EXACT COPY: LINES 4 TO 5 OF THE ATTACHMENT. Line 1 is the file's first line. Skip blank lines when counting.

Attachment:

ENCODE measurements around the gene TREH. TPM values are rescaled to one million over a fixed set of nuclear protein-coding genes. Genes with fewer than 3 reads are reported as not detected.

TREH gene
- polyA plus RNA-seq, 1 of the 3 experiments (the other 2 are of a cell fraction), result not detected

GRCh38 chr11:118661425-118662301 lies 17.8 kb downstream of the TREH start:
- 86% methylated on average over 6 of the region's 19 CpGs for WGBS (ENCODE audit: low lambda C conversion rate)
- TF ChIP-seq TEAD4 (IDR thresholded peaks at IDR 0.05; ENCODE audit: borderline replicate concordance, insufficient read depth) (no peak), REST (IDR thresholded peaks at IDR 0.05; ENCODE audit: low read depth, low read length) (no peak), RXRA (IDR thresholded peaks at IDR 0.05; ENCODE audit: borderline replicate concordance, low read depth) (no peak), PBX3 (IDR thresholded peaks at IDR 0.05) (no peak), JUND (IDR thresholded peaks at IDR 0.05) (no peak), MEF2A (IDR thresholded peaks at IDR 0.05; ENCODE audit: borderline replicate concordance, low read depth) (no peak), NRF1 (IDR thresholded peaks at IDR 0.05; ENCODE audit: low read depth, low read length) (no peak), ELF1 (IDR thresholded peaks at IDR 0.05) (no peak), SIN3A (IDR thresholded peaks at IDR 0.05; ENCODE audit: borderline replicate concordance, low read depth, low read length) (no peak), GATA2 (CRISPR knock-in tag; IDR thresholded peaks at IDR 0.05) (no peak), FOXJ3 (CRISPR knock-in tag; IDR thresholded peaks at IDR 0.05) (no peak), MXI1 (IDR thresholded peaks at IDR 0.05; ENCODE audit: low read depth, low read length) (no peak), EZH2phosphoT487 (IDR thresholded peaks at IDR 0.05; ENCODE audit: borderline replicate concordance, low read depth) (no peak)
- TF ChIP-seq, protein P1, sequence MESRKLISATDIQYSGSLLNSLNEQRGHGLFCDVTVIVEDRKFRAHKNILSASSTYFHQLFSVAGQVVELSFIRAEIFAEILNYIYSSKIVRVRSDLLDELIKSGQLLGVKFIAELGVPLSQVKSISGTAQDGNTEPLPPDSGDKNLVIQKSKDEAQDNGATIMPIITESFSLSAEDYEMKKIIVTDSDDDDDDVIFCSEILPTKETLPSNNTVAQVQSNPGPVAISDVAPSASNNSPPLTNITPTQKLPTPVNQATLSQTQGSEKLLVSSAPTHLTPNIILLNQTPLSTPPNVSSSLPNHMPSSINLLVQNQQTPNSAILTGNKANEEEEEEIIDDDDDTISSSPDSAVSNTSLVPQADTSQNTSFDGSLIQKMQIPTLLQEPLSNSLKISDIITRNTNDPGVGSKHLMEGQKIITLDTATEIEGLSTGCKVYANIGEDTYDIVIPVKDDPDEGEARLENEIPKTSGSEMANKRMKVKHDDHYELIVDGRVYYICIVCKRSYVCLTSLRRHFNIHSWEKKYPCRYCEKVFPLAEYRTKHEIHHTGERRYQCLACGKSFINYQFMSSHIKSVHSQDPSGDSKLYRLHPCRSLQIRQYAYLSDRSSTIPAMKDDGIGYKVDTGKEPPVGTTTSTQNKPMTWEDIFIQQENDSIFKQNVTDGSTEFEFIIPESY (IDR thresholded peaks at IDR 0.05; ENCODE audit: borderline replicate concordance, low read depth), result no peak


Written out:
GRCh38 chr11:118661425-118662301 lies 17.8 kb downstream of the TREH start:
- 86% methylated on average over 6 of the region's 19 CpGs for WGBS (ENCODE audit: low lambda C conversion rate)